8,816 km so far.
This morning when we woke up and opened the window, something just felt wrong. At first we couldn’t put our finger on it, but then we realised it was eerily quiet outside. No kids were screaming in the alleyway below our room, no horns were honking in the distance, no youths were yelling in the hostel.
This quiet continued as we made our way out of the city. It wasn’t exactly silent, just not as noisy as usual, which made our morning ride much more pleasurable.
The way out of Haikou is simple, even if it seems to go on and on forever. Just as we were wondering if the urban sprawl would ever end, we turned onto a quiet country road, the S201. This part of the road was lined with plant nurseries, so the pleasant scents of greenery under sprinklers followed us down the road. There were palms, bromeliads, money trees, bamboo palms, and lots of things we didn’t know the names of.
After a while, the plant nurseries disappeared, and the road was lined with rock factories. OK, not exactly rock factories, but those places where they take boulders and, using a giant circular saw, make them into slabs of stone for your flooring and countertops. The strange silence continued, with even the factories, which are very clearly still in business, not in operation today.
We don’t know why this was, but we weren’t complaining.
We spotted a lot of cycle tourists along the route this morning, almost all headed in our direction. I even saw a few female cycle tourists, which was exciting, because usually it’s just a gang of men. I hope these ladies were enjoying themselves as much as I was.
At lunch, we sat with a cycling couple from Fujian, who are headed around the island, or at least down this side of it.
They spoke very little English, and you know what our Chinese is like, so we shared smiles and photos rather than conversation.
The town of Wenchang, where we think most cyclists stop on their way south, is a cute village built along a canal.
The main street is where Louis L’Amour meets Lawrence of Arabia. The are cobble stones, wooden facades, uniform wooden signs on the buildings, and arabic flourishes on the windows.
Odd, but beautiful in its own way.
Trivia break: The Wenchang Satellite Launch Centre is located here, where it is expected China’s space station will be launched from.
Before long we were in Qinglan, where the famous Coconut Forest begins. On one hand, it is a very Western-style tourist resort, with pale sandy beaches and upscale hotels.
On the other hand, it is totally Chinese, with thousands of condo units in the process of being built and sold (or not).
One development near the beach has created buildings that look similar to cruise ships, and boasts China’s largest waterfall feature and an amusement park. Of course, only the shells of the buildings are in existence so far and we can’t imagine who will be buying up these thousands of units once they are done.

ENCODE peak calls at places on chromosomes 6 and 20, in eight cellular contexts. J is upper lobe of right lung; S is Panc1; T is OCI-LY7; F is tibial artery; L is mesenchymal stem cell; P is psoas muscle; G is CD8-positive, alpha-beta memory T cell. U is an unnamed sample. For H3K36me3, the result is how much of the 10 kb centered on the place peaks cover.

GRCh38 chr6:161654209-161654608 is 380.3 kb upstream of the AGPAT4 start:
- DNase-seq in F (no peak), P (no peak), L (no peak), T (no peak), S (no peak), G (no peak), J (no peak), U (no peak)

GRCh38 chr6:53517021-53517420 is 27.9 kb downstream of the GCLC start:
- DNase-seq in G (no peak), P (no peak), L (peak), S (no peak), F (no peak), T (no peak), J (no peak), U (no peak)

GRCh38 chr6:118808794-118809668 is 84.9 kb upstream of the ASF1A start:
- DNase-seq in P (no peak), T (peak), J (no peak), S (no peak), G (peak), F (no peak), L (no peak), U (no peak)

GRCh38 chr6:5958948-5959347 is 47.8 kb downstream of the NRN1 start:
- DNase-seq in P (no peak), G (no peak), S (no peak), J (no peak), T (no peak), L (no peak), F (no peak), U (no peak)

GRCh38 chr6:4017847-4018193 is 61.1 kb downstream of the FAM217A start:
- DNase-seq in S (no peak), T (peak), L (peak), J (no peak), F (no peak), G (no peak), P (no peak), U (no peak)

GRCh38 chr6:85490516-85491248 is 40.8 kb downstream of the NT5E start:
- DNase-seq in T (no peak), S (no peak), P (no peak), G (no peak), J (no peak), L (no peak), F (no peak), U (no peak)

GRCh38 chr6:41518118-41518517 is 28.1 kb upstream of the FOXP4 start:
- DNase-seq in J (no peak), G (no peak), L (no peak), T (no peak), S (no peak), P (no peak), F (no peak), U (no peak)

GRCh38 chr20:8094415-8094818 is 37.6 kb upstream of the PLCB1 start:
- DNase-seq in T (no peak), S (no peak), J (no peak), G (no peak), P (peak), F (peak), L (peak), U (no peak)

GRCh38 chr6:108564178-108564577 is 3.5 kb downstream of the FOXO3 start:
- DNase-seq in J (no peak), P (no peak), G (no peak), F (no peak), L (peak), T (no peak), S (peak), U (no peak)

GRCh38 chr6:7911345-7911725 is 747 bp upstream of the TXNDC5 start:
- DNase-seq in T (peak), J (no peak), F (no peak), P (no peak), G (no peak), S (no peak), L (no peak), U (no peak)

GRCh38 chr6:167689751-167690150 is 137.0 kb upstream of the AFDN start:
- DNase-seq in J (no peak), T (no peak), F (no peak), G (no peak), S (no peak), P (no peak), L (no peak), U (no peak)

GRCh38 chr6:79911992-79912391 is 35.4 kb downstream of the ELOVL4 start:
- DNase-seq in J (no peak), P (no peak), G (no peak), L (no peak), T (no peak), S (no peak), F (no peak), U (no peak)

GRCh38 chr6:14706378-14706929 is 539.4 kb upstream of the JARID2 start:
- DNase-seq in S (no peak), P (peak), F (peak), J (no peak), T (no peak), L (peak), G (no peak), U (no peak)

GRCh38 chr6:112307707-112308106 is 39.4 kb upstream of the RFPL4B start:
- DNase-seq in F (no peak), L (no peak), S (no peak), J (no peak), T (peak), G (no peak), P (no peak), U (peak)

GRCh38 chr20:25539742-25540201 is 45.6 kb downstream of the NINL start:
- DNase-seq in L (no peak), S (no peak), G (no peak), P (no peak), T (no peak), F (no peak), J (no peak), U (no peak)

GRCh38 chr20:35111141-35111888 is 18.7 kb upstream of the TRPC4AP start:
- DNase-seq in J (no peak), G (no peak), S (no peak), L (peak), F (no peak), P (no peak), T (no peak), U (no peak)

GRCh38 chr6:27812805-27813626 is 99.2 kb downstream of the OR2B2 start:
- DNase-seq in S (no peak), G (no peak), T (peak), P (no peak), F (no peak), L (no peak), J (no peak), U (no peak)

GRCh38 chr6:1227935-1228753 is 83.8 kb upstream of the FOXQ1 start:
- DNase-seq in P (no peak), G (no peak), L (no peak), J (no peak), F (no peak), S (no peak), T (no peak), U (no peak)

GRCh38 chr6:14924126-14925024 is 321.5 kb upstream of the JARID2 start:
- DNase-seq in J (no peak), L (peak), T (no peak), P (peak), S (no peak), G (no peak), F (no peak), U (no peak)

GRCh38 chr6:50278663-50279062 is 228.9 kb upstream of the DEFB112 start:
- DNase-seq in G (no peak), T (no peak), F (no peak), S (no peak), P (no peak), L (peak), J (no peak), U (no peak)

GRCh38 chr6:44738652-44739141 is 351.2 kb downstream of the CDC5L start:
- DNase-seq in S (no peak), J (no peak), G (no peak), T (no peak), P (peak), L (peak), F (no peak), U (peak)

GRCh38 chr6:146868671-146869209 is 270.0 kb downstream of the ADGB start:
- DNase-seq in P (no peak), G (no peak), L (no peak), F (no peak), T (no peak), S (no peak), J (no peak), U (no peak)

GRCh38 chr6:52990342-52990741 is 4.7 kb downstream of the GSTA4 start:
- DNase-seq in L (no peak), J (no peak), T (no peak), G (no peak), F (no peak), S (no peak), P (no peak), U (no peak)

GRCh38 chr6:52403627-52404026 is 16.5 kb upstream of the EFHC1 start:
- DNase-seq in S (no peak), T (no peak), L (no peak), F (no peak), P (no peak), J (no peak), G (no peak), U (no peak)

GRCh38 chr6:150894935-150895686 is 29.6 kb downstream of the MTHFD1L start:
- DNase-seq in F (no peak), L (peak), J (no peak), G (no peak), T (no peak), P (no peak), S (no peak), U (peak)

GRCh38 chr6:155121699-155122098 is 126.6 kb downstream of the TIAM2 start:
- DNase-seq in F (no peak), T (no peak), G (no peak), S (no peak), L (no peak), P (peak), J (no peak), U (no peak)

In the shadow of this outrageous development is a dirt road along which the accommodations run from decrepit old row houses to wooden shanties, that look like they are being held up by the piles of garbage and old junk that surrounds them.
We wonder how these places – the condos and the shanties – will look in 10 years. Exactly as they do today, I’d imagine.
The only hotels we could find were upscale and upscaler. Stephen went inside one of the fancier ones for a laugh, and was told the cheapest room was ¥558. That’s 4 or 5 times what we normally pay. The least expensive hotel was still asking ¥238 for a room. Stephen talked the receptionist down to ¥218, but when he tried to go lower, she refused. A man dressed in military garb who was standing at the counter said something to the receptionist which Stephen took to mean “You can give them that price. Call your boss.”
Whatever he said, the receptionist picked up the phone, and in minutes we were checking in at a rate of ¥198! Still a little rich for our budget, but much better.
Plus, the rooms are lovely, and we paid more for a basic campsite in Denmark.
Satisfied, the military man turned to Stephen and said, in English, “Welcome to China,” then walked out.
Our dinner consisted of some barbecued veggies and tofu (delicious), with a side of fresh coconut water, served as it always should be, from inside the coconut.
We took a stroll along the beach to cap the evening off, and then were in bed by 8pm.
My kind of end to a long cycling day. ♥
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Hi, I’m Jane, founder and chief blogger on My Five Acres. I’ve lived in six countries and have camped, biked, trekked, kayaked, and explored in 50! At My Five Acres, our mission is to inspire you to live your most adventurous life and help you to travel more and more mindfully.